Toomre Capital Markets LLC

Real-Time Capital Markets -- Analytics, Visualization, Event Processing, and Intelligence

AIG

AIG Hires Peter Hancock to Oversee Risk, Financial Products

American International Group Inc. named Peter Hancock, described by former employer JPMorgan as an “architect” of the derivatives business, to oversee finance and risk, including the insurer’s money-losing credit-default swap unit on Monday, February 11th 2010. Mr. Hancock spent 20 years at one of the predecessor banks that now make up JPMorgan Chase & Co and eventually rose to be CFO and head of risk management before stepping down in 2000.

FBI Investigates AIG and Lehman Brothers Failures

On Wednesday September 24th 2008, The TimesOnline website is reporting that FBI Investigates Fannie Mae and Lehman Brothers. Apparently the Federal Bureau of Investigation ("FBI") has launched an inquiry into Fannie Mae and Freddie Mac, the mortgage companies; Lehman Brothers, the bust investment bank; and AIG, the nationalized insurance company.

"It is understood that investigators are trying to ascertain whether fraud helped caused some of the troubles at the four groups. The investigation includes whether executives deliberately misled the stock market about the health of their businesses." At AIG, news reports in the past ten days or so have suggested that the former senior management did not appreciate until just recently the full extent of the problems in their derivatives subsidiary AIG Financial Products. That led to the effective take-over of AIG.

Lehman Brothers apparently failed because market participants had little confidence in where its mortgage assets were marked-to-market. News reports about the meetings at the New York Federal Reserve Bank during the weekend of September 14th suggested that a number of market participants from other investment banks were surprised to see the relatively "rich" (or high) prices to which many of Lehman Brother's mortgage assets were marked. It has been suggested that from CEO Dick Fuld, President Bart McDade, (and former-COO Joe Gregory before him), former-CFO Erin Callan, and others down to the recently-retired global head of the Mortgage Capital division, Ted Janulis, all saw gold in what many others viewed as lumps of coal.

No doubt one or more of these executives will be answering questions for the FBI about possible allegations that there were mis-statements of asset values, particularly in the mortgage area. David Einhorn of the hedge fund Greenlight Capital raised numerous questions about the valuation of mortgage assets at Lehman Brothers after its first-quarter 2008 earnings report. At the time, various Lehman Brothers executives strongly rejected his allegations.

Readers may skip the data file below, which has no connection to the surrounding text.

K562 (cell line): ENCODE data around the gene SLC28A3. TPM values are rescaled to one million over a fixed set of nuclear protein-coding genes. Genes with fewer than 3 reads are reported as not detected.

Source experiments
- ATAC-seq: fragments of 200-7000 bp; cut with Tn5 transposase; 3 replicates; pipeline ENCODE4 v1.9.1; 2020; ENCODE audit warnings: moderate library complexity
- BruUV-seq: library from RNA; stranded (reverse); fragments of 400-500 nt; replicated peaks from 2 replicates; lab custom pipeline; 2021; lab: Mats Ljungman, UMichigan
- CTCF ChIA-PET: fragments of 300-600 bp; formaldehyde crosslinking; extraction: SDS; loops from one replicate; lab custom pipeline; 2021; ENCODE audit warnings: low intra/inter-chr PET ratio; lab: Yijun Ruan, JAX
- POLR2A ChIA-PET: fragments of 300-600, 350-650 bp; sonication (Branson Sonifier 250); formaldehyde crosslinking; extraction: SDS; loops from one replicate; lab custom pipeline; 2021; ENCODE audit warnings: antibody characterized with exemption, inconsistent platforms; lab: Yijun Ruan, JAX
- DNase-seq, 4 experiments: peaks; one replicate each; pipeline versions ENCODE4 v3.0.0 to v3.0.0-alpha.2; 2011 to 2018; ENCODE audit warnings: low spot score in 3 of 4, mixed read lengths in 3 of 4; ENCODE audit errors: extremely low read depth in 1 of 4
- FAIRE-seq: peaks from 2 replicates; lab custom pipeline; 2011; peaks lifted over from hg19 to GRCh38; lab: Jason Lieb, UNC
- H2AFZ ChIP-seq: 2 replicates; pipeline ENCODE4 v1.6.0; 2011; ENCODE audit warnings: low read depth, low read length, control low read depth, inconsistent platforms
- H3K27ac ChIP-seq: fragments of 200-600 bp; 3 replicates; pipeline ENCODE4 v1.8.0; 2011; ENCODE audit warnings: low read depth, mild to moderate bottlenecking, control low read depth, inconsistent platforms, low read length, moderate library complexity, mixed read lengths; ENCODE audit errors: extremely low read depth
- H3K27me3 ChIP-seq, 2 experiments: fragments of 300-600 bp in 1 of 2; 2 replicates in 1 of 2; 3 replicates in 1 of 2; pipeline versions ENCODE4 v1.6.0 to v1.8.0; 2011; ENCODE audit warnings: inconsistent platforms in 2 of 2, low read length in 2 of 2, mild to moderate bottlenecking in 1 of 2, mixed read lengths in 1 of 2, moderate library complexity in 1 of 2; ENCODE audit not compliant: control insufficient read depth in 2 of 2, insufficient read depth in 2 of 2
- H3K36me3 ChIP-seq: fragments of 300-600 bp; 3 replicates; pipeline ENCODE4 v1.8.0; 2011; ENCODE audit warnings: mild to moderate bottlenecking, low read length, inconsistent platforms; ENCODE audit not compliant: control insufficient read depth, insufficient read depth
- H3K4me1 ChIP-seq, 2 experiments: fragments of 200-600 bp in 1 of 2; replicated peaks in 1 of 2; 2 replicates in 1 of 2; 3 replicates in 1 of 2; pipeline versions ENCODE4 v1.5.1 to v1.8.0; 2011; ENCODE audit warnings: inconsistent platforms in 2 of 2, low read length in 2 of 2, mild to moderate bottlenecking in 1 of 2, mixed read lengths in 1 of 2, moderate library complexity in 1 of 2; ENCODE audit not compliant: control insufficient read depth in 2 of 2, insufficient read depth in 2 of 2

Palace Coup -- Some Background on AIG and the CEO Hank Greenberg ouster

The story of former CEO Maurice "Hank" Greenberg's reign and swift downfall at American International Group has yet to be fully told. The following story from the Friday, April 1, 2005 edition of the Wall Street Journal is a start. This is an excellent article written by Monica Langley, a staff reporter of The Wall Street Journal.

For those that do not have access to the full version of the article carriend via on-line version of The Wall Street Journal, let me highlight several of the more prominant paragraphs. These include:

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Palace Coup, After a 37-Year Reign at AIG, Chief's Last Tumultuous Days, Faced With Indictment Threat, Directors Move Quickly Against Mr. Greenberg

By MONICA LANGLEY, Staff Reporter of THE WALL STREET JOURNAL, April 1, 2005; Page A1

[...] The showdown set in motion a frantic 48 hours that ended Monday [March 28, 2005] with Mr. Greenberg's abrupt resignation as AIG's longtime chairman. Before it had ended, New York Attorney General Eliot Spitzer told AIG lawyers he was dismayed over what he called the "document caper," according to people familiar with the matter.

"As long as Hank's still the chairman, AIG is still accountable," Mr. Spitzer told AIG's outside lawyers on the phone Saturday night from his Colorado skiing vacation, these people say. "You have serious criminal exposure." Then, according to these people, Mr. Spitzer issued the ultimate threat: His office would indict AIG on Monday [Maarch 28th] if action wasn't taken.

No financial firm has ever survived a corporate indictment. Some of AIG's independent directors argued Mr. Greenberg had to go immediately in order to protect the company, according to those familiar with the situation. They had essentially already taken control of the company because of the sweeping regulatory probe into whether AIG bolstered its financial condition with improper accounting.

Non-traditional insurance products snare AIG and General Re???

Many participants in the capital markets seem to miss the significence of the combined Securities and Exchange Commission and New York State reviews of the non-traditional insurance products, an area that the article below notes was "until recently [an] obscure class of financial transactions that authorities believe some companies have used to manipulate their financial statements." This article seems to confirm some of the persistent rumors that AIG and General Re were very active participants in this area. Further, there may well be some truth to the rumors that have been quietly circulating about mis-deeds. Very clearly the last shoe has not yet dropped on indictments of either companies or individuals, including some very senior executives...

An astute reader might want to keep a keen eye out for more news and articles regarding the role of the off-shore insurers in non-traditional insurance products. The full story is far from completely told yet...